A study of marble and wood - How artists in the past have overcome the monochromatic natures of their medium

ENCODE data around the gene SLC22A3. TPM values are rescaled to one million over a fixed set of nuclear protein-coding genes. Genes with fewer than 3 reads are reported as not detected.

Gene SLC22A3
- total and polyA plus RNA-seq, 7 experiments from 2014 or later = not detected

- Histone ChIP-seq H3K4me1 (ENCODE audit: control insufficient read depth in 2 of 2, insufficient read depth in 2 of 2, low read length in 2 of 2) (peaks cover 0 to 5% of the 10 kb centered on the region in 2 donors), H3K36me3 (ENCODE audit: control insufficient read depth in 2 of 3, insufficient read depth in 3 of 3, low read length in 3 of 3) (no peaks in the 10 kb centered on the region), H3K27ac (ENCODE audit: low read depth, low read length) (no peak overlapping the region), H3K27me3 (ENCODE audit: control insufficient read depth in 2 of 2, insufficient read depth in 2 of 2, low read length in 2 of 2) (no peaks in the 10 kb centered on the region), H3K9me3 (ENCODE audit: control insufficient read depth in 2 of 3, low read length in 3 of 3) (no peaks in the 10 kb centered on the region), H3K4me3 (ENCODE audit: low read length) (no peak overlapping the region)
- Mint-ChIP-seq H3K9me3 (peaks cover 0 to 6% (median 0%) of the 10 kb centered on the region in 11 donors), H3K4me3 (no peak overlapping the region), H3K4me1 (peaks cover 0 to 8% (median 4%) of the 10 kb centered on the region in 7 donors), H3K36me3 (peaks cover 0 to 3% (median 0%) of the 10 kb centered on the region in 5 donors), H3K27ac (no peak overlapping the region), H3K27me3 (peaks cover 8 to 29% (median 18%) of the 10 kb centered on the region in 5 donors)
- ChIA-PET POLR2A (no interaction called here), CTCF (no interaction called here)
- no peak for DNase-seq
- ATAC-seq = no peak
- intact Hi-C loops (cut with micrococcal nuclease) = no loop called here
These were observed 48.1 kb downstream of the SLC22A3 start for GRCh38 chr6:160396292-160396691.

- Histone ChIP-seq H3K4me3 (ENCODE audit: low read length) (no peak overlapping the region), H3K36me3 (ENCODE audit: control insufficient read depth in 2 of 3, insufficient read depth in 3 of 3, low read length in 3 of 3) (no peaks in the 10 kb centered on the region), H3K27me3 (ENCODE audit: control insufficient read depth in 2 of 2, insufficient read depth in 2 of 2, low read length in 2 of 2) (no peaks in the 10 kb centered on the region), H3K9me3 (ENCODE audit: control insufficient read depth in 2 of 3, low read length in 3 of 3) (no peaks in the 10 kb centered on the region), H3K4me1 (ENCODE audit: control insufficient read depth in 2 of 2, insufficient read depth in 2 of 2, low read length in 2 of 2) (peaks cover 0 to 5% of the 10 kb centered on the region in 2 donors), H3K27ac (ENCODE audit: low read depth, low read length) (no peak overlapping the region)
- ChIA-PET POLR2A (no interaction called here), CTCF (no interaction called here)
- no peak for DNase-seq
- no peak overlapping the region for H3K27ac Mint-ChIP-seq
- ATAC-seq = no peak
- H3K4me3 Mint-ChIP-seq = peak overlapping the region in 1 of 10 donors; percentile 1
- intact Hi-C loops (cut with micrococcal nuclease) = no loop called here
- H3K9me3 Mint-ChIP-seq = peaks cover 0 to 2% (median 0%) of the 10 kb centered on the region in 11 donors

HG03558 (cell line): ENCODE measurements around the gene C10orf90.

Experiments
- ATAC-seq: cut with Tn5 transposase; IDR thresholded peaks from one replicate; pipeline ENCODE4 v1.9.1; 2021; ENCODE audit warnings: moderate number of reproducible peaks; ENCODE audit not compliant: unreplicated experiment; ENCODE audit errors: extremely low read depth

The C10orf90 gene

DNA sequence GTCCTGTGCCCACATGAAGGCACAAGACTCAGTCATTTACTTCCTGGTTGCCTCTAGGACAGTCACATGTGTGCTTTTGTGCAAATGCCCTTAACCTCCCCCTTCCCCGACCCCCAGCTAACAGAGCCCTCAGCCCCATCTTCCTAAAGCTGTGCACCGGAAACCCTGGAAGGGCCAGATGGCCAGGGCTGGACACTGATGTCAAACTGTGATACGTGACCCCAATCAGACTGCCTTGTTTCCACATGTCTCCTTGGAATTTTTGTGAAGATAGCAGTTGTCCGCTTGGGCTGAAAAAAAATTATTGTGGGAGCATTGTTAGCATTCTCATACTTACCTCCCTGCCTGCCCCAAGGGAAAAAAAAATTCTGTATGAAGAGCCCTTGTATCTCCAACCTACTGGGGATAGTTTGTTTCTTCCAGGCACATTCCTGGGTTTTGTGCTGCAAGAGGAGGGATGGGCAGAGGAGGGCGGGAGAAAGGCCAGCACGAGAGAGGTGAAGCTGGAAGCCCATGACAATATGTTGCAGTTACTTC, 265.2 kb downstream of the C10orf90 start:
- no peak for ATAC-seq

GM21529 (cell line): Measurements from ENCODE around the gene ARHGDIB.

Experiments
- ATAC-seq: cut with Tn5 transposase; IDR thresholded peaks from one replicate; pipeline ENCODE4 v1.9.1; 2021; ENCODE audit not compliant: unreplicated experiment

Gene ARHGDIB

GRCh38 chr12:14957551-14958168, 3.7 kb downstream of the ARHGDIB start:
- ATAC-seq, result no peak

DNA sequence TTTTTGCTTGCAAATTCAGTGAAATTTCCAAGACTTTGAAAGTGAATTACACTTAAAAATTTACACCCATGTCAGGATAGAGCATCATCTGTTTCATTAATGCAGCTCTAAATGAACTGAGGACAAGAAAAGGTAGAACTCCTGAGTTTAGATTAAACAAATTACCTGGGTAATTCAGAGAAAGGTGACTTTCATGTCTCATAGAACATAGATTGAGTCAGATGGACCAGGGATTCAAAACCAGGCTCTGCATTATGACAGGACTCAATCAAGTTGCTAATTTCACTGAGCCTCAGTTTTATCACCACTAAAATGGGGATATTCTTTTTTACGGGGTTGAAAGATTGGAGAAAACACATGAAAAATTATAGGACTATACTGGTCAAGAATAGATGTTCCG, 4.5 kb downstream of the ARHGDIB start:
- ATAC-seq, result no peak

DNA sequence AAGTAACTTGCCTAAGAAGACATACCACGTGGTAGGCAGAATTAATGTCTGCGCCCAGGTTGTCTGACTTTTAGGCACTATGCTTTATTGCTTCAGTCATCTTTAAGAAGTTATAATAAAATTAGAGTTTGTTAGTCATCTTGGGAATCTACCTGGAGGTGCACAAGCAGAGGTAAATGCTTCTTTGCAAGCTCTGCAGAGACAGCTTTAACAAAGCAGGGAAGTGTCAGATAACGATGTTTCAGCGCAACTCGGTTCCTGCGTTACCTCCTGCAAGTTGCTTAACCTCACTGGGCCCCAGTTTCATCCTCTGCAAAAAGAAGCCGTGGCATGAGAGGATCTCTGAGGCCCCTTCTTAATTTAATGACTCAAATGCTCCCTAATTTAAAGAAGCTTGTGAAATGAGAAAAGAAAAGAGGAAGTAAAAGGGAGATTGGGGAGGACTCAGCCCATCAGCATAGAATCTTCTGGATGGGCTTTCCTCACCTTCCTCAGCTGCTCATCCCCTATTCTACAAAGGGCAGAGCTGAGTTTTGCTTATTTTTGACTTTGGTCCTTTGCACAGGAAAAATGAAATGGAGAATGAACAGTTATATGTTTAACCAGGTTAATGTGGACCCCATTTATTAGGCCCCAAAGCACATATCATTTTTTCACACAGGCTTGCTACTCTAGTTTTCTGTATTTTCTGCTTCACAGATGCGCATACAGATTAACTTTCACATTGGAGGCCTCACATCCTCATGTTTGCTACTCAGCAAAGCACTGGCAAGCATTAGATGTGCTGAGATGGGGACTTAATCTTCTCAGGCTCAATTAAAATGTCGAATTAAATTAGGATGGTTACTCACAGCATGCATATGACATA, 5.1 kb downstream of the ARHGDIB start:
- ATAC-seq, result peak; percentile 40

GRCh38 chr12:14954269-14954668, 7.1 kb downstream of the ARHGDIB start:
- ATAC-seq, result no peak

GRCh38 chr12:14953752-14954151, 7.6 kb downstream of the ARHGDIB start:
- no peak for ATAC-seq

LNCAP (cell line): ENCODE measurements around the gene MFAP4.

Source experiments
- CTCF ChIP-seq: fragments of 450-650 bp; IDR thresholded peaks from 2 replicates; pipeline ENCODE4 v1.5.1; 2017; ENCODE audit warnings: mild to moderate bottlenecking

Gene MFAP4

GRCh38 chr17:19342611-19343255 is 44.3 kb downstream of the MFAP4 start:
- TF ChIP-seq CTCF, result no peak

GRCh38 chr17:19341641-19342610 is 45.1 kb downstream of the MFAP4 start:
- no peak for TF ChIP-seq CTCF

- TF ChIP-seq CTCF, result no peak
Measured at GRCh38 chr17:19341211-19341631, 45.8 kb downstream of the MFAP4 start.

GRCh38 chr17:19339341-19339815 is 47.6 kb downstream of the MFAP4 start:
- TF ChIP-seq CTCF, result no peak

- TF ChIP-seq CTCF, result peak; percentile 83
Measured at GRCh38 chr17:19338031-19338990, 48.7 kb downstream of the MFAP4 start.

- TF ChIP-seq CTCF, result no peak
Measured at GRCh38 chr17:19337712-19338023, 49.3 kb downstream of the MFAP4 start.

From Stone Age cavemen, who did not have the knowledge to produce many pigments, to Renaissance patrons, who may not have had enough money to acquire the most glamorous pigments, to rather more recent contemporary artists, who made stylistic choices of a monochrome canvas, we can find in our past an ebb and flow of the use of colour in art. Rather than with painting, where the colours themselves form the work, with sculpture the problems are augmented by the restriction of the base material itself being the work, therefore meaning applying colour over the piece. In a select few Greek sculptures, surface colouration is still visible to the naked eye, particularly in the kore and The Blond Boy visible in the Acropolis Museum in Athens, where the robe ties and the hair have remnants of colour (hence the latter’s title). However, Renaissance sculptors did not replicate the objects that were made in Ancient Greece but that which they saw in sixteenth century Rome, after most colouration had disappeared and they were stripped back to the original off-white stone or Pentelic marble. This explains the recoil to a more naturalistic, simplistic depiction of art, where white ‘evoked associations with the artistic achievement of the ancient world’. the Ecstasy of Saint Teresa, commissioned by Cardinal Federico Cornaro in 1645 for his family chapel in Santa Maria della Vittoria in Rome, showcases Gian Lorenzo Bernini’s artistic ability. The creation of a theatrical surrounding, of decorative gilded wood and interplays of light and architecture, and an emotionally and visually brilliant white marble scene. Juan Martinez Montañes and an unknown polychromer, just forty years earlier in their 1603 sculpture of Christ on the Cross provide similarities to the Ecstasy in the use of external materials to enhance the experience obtained by the viewer, and also valid juxtaposition with an elongated, polychromed wooden structure.